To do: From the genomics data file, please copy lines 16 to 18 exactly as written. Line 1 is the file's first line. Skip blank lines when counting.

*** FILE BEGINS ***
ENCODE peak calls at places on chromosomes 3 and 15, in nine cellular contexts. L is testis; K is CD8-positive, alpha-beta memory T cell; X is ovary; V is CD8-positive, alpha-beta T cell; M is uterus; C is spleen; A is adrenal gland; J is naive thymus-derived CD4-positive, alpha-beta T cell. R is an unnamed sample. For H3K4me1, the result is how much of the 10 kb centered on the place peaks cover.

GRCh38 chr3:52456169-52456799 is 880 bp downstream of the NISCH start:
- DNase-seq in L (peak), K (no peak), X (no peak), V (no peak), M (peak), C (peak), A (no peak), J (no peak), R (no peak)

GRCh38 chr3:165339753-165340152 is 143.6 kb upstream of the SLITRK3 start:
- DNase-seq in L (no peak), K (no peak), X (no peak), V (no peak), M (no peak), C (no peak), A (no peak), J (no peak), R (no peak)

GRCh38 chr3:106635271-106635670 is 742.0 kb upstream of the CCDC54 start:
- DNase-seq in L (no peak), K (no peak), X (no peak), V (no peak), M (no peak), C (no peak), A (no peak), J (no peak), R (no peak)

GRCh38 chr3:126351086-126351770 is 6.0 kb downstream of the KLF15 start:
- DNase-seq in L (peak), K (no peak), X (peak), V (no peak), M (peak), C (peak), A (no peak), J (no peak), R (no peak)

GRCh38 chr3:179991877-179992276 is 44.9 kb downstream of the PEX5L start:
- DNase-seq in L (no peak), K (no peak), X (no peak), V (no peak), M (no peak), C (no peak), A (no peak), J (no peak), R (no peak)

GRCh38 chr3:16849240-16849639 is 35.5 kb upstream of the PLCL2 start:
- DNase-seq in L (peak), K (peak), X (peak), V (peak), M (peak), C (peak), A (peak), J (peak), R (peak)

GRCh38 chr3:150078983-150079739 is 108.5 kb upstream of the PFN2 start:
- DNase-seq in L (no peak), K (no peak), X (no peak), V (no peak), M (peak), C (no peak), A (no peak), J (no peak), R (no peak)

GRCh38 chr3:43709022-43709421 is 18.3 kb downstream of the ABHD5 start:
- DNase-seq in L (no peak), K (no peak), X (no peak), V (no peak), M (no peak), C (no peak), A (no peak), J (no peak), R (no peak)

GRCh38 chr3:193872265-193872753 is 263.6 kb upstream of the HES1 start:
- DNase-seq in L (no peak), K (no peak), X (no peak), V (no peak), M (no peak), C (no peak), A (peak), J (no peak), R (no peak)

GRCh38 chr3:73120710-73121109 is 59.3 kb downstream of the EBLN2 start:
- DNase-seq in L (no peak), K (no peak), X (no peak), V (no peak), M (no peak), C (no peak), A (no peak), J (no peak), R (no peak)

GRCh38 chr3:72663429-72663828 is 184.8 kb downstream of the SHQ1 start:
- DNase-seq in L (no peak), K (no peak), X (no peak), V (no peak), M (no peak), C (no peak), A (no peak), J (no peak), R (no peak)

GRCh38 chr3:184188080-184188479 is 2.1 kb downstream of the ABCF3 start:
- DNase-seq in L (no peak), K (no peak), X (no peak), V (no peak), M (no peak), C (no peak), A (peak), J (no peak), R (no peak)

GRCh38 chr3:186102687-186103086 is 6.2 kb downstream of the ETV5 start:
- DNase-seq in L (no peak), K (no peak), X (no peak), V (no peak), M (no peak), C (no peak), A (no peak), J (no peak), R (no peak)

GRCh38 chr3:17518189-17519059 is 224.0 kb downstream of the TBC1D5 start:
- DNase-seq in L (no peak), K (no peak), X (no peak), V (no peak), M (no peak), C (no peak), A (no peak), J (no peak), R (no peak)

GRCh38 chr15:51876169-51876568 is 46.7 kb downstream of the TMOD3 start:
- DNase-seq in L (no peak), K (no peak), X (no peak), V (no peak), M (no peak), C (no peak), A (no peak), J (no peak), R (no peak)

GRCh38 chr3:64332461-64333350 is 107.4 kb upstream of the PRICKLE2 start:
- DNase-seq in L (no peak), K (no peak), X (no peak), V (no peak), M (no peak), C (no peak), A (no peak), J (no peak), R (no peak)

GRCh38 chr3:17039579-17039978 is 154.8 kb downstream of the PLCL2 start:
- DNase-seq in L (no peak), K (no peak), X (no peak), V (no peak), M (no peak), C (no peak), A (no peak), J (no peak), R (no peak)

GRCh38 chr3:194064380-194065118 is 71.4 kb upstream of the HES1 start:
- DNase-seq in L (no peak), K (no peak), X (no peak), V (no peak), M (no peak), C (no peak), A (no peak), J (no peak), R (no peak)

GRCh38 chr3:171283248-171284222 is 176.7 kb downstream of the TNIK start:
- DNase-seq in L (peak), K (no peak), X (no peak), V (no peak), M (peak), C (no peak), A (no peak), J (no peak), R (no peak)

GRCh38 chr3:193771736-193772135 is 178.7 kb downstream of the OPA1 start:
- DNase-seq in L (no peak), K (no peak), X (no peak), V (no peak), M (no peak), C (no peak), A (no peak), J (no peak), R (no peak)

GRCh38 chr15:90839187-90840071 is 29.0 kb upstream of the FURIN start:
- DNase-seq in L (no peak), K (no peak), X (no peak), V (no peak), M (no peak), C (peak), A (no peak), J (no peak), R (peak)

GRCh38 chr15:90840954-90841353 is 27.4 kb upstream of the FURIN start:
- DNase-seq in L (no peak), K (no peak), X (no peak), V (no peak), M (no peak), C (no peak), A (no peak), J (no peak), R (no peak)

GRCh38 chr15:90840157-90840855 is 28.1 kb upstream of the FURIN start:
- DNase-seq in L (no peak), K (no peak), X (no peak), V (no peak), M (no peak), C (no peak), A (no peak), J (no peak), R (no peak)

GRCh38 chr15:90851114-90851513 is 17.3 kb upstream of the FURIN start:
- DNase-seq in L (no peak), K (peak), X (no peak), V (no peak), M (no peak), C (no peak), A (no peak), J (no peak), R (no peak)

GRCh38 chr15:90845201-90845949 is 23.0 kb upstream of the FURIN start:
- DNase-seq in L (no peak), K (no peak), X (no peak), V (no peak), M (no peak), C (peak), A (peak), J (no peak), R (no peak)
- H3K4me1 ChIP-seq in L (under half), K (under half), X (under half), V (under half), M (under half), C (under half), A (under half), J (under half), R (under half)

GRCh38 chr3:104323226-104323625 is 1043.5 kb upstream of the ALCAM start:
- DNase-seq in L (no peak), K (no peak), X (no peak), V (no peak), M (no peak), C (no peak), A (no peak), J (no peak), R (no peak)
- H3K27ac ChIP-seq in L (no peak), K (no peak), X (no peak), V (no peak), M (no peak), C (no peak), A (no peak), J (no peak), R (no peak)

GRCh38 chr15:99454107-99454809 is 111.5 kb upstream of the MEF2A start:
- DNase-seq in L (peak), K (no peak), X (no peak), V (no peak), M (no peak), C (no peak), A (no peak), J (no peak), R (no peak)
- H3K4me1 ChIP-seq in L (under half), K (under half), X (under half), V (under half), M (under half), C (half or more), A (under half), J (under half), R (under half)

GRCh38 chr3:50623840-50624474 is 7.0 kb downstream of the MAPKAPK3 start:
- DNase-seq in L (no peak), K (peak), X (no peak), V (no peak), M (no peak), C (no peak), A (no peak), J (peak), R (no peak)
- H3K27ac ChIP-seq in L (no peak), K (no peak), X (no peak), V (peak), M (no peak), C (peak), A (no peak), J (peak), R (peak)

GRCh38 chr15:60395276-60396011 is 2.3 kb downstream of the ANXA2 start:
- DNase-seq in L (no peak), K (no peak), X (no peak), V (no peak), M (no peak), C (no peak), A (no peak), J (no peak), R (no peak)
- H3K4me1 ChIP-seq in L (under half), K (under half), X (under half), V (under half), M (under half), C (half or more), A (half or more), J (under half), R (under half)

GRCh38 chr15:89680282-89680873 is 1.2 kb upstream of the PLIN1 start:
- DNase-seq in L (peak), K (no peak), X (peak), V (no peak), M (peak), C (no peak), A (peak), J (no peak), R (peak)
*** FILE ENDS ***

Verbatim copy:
GRCh38 chr3:43709022-43709421 is 18.3 kb downstream of the ABHD5 start:
- DNase-seq in L (no peak), K (no peak), X (no peak), V (no peak), M (no peak), C (no peak), A (no peak), J (no peak), R (no peak)

GRCh38 chr3:193872265-193872753 is 263.6 kb upstream of the HES1 start: